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|October 1948 Radio & TV News|
[Table of Contents]
These articles are scanned and OCRed from old editions of the Radio & Television News magazine. Here is a list of the Radio & Television News articles I have already posted. All copyrights are hereby acknowledged.
Messrs. Brattain, Shockley, and Bardeen, are credited with inventing the first working transistor per their announcement in December of 1947. This article provides what was for many people an introduction to the operational specifics of transistors. Although its crude point contact ('cat's whisker') emitter and collector arrangement against the doped germanium base element was still in a configuration that did not yet represent a significant challenge to the domain of vacuum tubes, people of vision recognized its superior potential. As with most technologies, progress occurred quickly and within a year the first commercial transistor was on the market. C.E. Atkins, a frequent author in Radio & Television News magazine, related this story of his own attempts to develop a transistor and offers the opinion that transistor might indeed someday replace tubes as amplifiers, oscillators, and frequency converters.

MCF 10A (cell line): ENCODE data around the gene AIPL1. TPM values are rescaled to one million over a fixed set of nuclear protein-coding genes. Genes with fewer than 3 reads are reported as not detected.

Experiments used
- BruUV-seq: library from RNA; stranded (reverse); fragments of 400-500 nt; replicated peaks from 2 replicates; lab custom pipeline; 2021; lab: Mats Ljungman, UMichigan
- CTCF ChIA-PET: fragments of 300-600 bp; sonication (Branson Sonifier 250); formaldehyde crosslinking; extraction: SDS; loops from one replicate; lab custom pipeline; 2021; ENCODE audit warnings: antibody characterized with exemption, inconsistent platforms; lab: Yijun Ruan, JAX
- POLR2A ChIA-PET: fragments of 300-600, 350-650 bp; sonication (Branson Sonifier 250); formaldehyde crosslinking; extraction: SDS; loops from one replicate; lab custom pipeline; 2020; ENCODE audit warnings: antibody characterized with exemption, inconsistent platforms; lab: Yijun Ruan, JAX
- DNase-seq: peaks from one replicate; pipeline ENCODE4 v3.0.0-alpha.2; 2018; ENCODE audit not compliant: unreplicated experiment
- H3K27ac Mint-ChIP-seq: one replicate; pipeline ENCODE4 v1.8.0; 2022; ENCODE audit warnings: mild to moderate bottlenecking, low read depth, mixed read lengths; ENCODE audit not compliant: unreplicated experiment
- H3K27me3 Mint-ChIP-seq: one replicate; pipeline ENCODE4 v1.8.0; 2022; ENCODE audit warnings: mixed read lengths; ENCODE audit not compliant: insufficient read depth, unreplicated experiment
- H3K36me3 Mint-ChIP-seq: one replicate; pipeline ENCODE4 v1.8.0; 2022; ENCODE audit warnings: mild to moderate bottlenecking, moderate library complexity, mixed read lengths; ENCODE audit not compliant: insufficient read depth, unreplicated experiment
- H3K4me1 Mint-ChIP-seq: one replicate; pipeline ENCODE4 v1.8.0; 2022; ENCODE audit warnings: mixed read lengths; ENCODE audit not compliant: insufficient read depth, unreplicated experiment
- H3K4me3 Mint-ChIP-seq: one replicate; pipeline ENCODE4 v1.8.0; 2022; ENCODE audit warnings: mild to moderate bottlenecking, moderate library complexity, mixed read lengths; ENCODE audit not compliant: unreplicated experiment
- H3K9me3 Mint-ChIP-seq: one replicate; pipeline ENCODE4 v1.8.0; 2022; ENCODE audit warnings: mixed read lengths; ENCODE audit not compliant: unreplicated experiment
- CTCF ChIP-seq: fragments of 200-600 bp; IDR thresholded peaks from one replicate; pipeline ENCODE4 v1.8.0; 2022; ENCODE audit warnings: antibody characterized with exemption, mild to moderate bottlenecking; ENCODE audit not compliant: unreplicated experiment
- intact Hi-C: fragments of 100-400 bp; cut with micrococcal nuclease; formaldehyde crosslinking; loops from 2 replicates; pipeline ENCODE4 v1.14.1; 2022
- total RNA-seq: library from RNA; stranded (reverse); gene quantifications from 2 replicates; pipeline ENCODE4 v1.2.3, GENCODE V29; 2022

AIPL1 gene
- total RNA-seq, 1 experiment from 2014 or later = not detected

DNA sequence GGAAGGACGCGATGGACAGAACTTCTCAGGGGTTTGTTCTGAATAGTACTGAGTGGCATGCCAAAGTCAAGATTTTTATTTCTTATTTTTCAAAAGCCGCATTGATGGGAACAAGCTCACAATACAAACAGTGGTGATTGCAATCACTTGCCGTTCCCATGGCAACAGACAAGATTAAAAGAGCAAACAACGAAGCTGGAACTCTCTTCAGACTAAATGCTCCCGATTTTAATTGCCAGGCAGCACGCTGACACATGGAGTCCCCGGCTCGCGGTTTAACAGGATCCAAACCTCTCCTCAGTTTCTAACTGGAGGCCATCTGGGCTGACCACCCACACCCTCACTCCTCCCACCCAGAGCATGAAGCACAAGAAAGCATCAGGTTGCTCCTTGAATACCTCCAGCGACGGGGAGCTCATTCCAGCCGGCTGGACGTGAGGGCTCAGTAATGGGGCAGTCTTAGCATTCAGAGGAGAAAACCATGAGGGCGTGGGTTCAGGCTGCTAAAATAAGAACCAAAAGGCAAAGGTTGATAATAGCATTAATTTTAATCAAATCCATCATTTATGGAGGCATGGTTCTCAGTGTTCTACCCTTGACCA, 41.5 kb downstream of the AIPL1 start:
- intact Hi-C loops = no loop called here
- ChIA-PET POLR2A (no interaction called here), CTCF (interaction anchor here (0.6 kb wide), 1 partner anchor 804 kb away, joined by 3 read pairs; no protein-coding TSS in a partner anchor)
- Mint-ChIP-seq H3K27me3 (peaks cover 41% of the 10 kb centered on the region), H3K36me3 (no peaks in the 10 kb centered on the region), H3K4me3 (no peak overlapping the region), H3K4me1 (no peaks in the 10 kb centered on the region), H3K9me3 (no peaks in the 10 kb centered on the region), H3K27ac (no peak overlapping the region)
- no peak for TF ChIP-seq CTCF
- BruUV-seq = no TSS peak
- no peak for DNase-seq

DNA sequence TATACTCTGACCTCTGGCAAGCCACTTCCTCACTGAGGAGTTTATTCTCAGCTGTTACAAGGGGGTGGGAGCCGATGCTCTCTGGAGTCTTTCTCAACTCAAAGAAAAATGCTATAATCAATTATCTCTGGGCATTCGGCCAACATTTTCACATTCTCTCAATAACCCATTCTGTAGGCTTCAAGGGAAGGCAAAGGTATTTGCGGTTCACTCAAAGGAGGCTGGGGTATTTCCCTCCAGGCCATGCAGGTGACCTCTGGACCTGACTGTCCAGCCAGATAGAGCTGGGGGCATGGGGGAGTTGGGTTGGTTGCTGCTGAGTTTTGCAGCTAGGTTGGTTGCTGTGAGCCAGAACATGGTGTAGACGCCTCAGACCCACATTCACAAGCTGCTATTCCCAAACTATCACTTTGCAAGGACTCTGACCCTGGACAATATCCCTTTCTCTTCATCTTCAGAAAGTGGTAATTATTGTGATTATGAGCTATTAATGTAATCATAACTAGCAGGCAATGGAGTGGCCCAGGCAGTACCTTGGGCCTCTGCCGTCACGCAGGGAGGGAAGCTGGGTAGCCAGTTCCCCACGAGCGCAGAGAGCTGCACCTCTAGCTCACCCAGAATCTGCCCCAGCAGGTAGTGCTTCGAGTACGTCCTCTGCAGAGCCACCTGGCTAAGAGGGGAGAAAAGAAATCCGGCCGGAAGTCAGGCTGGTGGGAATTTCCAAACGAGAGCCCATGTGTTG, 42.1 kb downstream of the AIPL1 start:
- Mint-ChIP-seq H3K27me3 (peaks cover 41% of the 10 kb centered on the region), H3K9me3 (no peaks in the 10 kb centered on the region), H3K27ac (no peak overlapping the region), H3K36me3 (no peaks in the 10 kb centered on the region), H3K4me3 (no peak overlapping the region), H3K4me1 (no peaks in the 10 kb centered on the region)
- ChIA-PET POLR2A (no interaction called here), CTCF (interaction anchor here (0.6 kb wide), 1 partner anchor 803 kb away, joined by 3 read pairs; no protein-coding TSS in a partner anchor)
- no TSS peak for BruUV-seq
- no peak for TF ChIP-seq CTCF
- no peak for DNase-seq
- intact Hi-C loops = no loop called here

Details of experiments with a double-contact germanium type crystal having transconductance.
By C. E. Atkins
Tung-Sol Lamp Works, Inc.
Bell Telephone Laboratories' recent announcement of a new electronic component - the "Transistor" has started many "back of the shop" experiments. Like any other new design, complete technical details on the product are withheld for a time. In view of this we believe it to be appropriate to publish this report of an independent experiment that was, however, suggested by the announcement of the "Transistor" - Editor.
Rumors of a recent sensational development in crystal transducers led the writer to explore a field he had not touched since the early 1920's. Like thousands of other boys, he built the usual crystal receivers and tinkered endlessly with "cat-whiskers" and coils. The very words "silicon" and' "galena" evoke nostalgia for the halcyon days now, alas, so rapidly receding into a dim and remote era. Even in that day the electron tube had largely supplanted the crystal detector, once the mainstay of wireless reception. In addition to its role as a detector, amplification and oscillation were also attempted without much success. Radio News in 1923 carried articles on the Zincite crystal, wherein feeble oscillations were developed because of a small negative resistance exhibited under certain rather critical conditions. This was elaborated on in further articles in September and October, 1924. This was referred to as the "Crystodyne Principle," a term copyrighted by Radio News.
Nothing much came of these developments and with the increasing availability and lower cost of vacuum tubes, crystal devices of this kind were largely relegated to the historical museum. However, during the second World War, vast strides were made in the development of fixed crystal detectors for use in radar where at ultra-high frequencies they were, in many instances, superior to electron tubes.